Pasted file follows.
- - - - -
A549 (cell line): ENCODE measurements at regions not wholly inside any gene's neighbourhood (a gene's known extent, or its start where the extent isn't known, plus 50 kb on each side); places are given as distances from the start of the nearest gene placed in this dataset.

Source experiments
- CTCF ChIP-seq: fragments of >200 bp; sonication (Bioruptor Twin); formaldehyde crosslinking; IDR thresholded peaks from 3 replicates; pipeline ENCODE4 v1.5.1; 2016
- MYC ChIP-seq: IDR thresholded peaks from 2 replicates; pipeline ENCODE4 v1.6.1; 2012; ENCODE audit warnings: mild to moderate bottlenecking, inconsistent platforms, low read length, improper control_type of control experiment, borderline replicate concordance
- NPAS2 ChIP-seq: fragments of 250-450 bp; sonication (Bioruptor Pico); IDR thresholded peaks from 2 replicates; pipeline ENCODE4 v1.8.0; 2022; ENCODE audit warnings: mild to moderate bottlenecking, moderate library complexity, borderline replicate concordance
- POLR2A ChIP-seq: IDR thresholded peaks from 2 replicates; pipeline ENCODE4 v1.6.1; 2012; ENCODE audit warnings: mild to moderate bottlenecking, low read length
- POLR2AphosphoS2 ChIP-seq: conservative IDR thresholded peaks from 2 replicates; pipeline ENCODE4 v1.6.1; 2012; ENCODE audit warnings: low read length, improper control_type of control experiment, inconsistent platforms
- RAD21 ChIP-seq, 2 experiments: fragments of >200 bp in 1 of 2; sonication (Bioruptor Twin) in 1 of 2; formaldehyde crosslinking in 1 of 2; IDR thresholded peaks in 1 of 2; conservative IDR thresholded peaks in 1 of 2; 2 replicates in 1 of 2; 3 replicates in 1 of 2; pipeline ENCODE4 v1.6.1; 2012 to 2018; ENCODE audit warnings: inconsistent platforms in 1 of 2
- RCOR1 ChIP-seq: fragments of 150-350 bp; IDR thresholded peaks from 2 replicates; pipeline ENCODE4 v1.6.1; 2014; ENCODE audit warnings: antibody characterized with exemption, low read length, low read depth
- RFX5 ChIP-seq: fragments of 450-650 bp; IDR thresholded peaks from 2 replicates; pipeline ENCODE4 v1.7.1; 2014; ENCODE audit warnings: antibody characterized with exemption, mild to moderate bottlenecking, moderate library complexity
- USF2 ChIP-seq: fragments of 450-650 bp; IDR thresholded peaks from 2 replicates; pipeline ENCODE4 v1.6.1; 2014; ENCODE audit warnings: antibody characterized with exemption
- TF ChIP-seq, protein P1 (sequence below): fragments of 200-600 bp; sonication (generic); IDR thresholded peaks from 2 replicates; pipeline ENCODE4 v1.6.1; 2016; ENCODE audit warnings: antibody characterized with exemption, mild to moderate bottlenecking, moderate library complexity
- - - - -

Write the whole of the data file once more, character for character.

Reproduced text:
A549 (cell line): ENCODE measurements at regions not wholly inside any gene's neighbourhood (a gene's known extent, or its start where the extent isn't known, plus 50 kb on each side); places are given as distances from the start of the nearest gene placed in this dataset.

Source experiments
- CTCF ChIP-seq: fragments of >200 bp; sonication (Bioruptor Twin); formaldehyde crosslinking; IDR thresholded peaks from 3 replicates; pipeline ENCODE4 v1.5.1; 2016
- MYC ChIP-seq: IDR thresholded peaks from 2 replicates; pipeline ENCODE4 v1.6.1; 2012; ENCODE audit warnings: mild to moderate bottlenecking, inconsistent platforms, low read length, improper control_type of control experiment, borderline replicate concordance
- NPAS2 ChIP-seq: fragments of 250-450 bp; sonication (Bioruptor Pico); IDR thresholded peaks from 2 replicates; pipeline ENCODE4 v1.8.0; 2022; ENCODE audit warnings: mild to moderate bottlenecking, moderate library complexity, borderline replicate concordance
- POLR2A ChIP-seq: IDR thresholded peaks from 2 replicates; pipeline ENCODE4 v1.6.1; 2012; ENCODE audit warnings: mild to moderate bottlenecking, low read length
- POLR2AphosphoS2 ChIP-seq: conservative IDR thresholded peaks from 2 replicates; pipeline ENCODE4 v1.6.1; 2012; ENCODE audit warnings: low read length, improper control_type of control experiment, inconsistent platforms
- RAD21 ChIP-seq, 2 experiments: fragments of >200 bp in 1 of 2; sonication (Bioruptor Twin) in 1 of 2; formaldehyde crosslinking in 1 of 2; IDR thresholded peaks in 1 of 2; conservative IDR thresholded peaks in 1 of 2; 2 replicates in 1 of 2; 3 replicates in 1 of 2; pipeline ENCODE4 v1.6.1; 2012 to 2018; ENCODE audit warnings: inconsistent platforms in 1 of 2
- RCOR1 ChIP-seq: fragments of 150-350 bp; IDR thresholded peaks from 2 replicates; pipeline ENCODE4 v1.6.1; 2014; ENCODE audit warnings: antibody characterized with exemption, low read length, low read depth
- RFX5 ChIP-seq: fragments of 450-650 bp; IDR thresholded peaks from 2 replicates; pipeline ENCODE4 v1.7.1; 2014; ENCODE audit warnings: antibody characterized with exemption, mild to moderate bottlenecking, moderate library complexity
- USF2 ChIP-seq: fragments of 450-650 bp; IDR thresholded peaks from 2 replicates; pipeline ENCODE4 v1.6.1; 2014; ENCODE audit warnings: antibody characterized with exemption
- TF ChIP-seq, protein P1 (sequence below): fragments of 200-600 bp; sonication (generic); IDR thresholded peaks from 2 replicates; pipeline ENCODE4 v1.6.1; 2016; ENCODE audit warnings: antibody characterized with exemption, mild to moderate bottlenecking, moderate library complexity